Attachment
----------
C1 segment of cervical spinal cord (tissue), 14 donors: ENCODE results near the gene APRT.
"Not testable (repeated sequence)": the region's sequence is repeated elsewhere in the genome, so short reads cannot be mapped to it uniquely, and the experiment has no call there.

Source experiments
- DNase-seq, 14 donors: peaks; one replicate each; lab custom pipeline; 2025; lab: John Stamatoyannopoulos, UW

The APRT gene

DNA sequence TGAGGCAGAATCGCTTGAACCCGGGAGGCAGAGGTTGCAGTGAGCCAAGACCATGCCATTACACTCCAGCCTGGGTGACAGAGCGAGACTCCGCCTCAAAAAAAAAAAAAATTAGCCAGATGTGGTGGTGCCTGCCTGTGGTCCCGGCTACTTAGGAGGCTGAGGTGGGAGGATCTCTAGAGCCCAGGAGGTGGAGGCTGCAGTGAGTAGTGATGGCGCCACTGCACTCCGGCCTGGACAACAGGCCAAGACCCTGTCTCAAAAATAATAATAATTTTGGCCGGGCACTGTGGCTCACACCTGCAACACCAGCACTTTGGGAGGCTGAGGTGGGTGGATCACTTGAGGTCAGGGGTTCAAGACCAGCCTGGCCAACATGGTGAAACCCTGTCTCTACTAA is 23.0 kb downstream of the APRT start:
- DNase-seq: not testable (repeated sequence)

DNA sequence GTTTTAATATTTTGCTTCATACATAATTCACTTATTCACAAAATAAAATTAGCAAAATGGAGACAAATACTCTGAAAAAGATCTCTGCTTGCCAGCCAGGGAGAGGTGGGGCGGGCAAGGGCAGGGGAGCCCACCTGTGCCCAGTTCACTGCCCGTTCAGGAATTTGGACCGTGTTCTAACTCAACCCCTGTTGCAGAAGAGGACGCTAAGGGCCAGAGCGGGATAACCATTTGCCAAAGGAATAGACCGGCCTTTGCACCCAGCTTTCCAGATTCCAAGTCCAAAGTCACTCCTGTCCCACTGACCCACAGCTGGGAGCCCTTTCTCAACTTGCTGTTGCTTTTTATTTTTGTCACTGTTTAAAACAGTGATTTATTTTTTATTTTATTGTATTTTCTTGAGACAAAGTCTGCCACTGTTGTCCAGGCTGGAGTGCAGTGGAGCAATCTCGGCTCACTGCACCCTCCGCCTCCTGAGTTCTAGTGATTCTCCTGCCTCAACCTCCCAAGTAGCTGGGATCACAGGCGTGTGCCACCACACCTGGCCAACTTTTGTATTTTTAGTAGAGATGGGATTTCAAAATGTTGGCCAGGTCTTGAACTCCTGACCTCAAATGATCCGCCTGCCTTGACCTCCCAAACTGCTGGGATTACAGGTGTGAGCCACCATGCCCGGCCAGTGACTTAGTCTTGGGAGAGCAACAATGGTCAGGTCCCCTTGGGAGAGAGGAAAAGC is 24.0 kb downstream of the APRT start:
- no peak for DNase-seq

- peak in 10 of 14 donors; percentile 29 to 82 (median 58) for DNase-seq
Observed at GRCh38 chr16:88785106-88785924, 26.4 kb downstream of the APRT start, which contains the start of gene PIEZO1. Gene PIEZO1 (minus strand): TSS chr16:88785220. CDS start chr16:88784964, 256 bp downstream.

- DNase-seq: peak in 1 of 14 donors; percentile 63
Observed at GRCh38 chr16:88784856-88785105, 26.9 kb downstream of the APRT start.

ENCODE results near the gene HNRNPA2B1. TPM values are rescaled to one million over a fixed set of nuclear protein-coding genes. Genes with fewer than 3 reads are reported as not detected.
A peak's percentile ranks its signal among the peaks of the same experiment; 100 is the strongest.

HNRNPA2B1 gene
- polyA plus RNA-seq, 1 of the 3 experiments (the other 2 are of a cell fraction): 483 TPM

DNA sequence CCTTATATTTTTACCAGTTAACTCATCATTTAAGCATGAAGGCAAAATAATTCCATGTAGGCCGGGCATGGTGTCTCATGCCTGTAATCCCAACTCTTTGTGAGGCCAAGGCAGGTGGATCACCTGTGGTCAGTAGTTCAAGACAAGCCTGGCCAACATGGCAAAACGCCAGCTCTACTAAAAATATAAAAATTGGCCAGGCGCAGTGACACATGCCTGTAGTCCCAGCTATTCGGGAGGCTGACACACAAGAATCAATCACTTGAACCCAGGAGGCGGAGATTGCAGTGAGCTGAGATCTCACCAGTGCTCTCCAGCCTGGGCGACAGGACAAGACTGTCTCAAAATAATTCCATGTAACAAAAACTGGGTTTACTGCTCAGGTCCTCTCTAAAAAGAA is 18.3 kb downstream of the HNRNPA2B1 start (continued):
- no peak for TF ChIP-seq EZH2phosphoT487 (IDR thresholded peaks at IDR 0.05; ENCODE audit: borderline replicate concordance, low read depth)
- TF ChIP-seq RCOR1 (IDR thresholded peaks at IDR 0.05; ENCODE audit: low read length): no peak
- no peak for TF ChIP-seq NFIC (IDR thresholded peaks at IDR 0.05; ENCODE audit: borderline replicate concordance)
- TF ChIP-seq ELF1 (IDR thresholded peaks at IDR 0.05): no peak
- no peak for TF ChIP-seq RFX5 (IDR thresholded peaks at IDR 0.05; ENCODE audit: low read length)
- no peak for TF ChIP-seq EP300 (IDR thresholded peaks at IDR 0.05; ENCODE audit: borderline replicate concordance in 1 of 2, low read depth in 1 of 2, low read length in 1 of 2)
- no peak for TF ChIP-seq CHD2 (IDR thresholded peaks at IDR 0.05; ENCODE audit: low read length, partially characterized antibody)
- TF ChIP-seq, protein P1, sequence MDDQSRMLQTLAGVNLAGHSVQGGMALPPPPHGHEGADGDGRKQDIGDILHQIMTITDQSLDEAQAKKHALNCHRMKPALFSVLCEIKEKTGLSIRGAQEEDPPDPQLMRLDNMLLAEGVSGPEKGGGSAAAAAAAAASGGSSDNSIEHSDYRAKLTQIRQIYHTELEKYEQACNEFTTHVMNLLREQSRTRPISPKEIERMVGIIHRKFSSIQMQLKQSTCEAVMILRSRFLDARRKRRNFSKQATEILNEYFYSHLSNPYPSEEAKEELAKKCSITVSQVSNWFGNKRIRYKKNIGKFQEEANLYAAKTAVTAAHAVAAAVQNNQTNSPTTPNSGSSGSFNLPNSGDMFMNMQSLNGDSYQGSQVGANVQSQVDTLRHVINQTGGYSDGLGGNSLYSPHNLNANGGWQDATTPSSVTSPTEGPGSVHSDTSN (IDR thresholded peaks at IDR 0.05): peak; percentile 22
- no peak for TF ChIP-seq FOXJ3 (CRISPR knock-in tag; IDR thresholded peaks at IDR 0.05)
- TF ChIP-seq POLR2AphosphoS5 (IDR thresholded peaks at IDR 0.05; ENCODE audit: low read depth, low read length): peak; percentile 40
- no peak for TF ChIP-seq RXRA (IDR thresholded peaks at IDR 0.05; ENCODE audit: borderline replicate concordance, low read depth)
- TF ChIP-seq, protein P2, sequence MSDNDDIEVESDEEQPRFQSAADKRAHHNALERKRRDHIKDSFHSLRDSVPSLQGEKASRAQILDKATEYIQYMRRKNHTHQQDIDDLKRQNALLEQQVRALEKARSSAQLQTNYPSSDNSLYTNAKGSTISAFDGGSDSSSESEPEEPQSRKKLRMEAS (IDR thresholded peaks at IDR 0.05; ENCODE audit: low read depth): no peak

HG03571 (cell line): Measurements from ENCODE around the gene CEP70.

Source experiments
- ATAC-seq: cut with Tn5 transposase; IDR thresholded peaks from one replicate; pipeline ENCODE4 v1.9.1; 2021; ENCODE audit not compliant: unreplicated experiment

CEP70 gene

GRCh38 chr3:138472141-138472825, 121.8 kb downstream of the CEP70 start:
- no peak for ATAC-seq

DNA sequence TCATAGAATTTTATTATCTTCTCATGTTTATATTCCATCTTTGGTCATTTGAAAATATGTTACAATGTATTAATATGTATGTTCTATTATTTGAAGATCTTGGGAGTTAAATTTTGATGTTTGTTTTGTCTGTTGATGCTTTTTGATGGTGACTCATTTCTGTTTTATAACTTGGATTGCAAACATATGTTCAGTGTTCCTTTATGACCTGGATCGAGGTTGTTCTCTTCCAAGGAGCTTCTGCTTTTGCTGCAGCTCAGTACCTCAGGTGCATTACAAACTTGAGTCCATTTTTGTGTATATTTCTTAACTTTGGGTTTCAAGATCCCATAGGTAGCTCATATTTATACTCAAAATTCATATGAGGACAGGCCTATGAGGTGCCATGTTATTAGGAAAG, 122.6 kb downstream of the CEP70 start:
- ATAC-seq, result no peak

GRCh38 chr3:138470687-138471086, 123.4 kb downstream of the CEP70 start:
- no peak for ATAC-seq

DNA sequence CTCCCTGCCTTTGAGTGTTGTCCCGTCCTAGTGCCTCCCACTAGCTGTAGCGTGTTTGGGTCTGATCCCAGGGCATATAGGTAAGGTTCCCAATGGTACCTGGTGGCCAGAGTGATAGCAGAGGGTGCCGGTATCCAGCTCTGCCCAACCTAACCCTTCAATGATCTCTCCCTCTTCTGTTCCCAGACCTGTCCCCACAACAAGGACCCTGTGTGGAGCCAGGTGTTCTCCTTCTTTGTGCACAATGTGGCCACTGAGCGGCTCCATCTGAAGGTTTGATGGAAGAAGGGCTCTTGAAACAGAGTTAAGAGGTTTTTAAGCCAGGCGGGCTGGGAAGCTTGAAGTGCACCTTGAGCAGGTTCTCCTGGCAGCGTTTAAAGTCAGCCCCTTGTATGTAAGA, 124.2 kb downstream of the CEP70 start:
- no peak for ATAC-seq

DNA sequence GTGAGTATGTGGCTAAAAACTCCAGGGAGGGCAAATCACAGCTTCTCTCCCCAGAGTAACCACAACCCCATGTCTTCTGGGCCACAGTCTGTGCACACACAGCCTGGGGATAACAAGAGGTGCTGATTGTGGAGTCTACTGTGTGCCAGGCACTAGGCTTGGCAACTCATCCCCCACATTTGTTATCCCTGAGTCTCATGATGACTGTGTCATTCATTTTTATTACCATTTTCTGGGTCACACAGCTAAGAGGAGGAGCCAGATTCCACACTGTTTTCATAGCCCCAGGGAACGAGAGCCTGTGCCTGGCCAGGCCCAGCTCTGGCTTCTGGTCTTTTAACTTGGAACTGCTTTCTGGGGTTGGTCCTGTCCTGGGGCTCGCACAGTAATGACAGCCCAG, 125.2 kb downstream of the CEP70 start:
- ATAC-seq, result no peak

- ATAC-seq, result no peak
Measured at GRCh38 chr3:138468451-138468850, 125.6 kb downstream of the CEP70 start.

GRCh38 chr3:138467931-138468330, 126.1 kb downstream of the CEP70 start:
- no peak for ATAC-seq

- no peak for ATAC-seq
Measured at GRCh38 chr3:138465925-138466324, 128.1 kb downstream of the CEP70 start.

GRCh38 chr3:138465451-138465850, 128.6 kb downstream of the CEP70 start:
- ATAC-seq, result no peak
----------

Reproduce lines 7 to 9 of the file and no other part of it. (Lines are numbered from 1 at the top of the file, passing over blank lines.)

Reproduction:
- DNase-seq: not testable (repeated sequence)

DNA sequence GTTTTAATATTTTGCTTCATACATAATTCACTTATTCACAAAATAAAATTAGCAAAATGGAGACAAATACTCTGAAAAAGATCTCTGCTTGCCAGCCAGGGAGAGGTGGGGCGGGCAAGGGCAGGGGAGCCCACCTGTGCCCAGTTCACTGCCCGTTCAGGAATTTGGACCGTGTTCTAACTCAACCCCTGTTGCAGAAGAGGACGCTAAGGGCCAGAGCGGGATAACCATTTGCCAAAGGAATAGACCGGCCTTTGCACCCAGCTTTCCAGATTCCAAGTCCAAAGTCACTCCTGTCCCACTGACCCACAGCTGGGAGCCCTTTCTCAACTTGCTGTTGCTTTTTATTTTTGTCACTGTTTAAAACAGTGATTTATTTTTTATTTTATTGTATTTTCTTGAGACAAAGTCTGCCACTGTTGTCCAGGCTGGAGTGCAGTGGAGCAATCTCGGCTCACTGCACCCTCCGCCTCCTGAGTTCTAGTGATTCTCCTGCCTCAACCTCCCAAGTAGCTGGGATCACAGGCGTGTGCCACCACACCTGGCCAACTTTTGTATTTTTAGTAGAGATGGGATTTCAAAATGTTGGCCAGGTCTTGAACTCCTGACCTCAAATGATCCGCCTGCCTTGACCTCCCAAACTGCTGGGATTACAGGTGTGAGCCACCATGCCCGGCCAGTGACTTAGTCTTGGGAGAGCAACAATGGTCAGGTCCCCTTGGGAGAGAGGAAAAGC is 24.0 kb downstream of the APRT start:
- no peak for DNase-seq